New images of the largest fossilized flower to be discovered in amber have recently been published in the journal Scientific Reports. The flower, measuring 28 millimeters across, is nearly three times larger than other preserved flowers.
The fossilized flower, encased in amber from the Baltic forests of Northern Europe and dating back almost 40 million years, is believed to be from an ancient flowering evergreen plant referred to as Stewartia kowalewskii.
Eva-Maria Sadowski and Christa-Charlotte Hofmann reanalyzed the exceptionally large fossilized flower, which was originally described and named in 1872. The flower is dated to the Late Eocene, from between 38 million to 33.9 million years ago.
The authors extracted pollen from the sample and their analysis suggests that the flower is closely related to the Asian species of Symplocos. The authors propose a new name for the flower of Symplocos kowalewskii.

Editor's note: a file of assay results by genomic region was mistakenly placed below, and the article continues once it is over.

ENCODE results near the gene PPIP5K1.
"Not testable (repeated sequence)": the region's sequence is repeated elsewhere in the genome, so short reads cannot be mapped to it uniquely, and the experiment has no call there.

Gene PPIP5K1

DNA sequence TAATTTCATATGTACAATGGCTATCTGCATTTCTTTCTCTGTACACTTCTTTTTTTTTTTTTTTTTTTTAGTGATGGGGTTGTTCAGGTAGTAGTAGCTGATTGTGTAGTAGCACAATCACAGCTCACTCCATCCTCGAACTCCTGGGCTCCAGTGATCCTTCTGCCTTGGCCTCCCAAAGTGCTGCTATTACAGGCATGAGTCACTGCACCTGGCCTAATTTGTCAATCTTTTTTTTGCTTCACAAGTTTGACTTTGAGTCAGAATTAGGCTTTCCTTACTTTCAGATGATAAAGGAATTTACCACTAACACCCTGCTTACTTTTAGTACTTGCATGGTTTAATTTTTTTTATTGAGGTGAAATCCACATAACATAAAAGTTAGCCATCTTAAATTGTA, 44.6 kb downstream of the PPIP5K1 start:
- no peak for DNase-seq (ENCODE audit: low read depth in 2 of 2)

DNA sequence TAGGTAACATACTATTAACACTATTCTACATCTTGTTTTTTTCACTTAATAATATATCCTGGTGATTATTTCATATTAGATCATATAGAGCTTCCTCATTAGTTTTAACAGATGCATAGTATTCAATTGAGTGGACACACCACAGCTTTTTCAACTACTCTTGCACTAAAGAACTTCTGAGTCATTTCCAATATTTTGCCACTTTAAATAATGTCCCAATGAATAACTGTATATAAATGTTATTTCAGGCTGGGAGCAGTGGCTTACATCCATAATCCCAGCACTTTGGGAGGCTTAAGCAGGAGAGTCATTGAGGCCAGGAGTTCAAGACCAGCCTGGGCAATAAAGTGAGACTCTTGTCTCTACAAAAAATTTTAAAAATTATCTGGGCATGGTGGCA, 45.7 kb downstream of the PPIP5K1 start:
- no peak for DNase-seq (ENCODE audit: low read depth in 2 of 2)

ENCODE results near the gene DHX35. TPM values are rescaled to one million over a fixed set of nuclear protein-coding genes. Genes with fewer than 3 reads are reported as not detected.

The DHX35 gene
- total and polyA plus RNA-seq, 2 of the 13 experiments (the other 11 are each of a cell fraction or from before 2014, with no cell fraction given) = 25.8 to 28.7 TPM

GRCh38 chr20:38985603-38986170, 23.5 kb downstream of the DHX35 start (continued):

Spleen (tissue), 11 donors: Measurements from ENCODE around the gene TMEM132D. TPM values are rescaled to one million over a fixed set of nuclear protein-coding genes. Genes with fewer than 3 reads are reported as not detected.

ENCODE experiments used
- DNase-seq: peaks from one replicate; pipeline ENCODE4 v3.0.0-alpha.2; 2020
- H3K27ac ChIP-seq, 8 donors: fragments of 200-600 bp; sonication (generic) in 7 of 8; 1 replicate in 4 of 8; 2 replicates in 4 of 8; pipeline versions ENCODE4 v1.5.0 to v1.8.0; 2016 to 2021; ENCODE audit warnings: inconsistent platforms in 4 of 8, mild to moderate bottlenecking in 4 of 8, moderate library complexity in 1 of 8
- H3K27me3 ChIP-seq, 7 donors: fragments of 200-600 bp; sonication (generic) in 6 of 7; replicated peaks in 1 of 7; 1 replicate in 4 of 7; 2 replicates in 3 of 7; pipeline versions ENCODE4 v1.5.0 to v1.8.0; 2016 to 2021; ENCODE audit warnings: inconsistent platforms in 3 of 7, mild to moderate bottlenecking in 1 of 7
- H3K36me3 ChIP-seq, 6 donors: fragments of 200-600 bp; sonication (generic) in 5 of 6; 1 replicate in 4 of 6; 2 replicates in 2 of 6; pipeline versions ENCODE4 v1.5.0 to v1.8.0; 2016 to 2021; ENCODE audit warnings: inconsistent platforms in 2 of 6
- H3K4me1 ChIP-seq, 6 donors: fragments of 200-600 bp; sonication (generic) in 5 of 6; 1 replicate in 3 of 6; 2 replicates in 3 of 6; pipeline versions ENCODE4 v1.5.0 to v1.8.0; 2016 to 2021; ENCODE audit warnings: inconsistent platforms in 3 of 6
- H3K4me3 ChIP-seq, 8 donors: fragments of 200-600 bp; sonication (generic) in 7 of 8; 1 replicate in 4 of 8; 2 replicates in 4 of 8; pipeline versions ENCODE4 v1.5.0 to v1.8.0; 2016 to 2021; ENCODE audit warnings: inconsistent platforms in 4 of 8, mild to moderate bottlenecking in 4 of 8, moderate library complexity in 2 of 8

The authors suggest that the rare size of S. kowalewskii is likely from a large resin outpouring that would have encased the flower. The properties of the resin would have helped to prevent organisms from growing on the flower and causing damage, they add.
Reference: “The largest amber-preserved flower revisited” by Eva-Maria Sadowski and Christa-Charlotte Hofmann, 12 January 2023, Scientific Reports.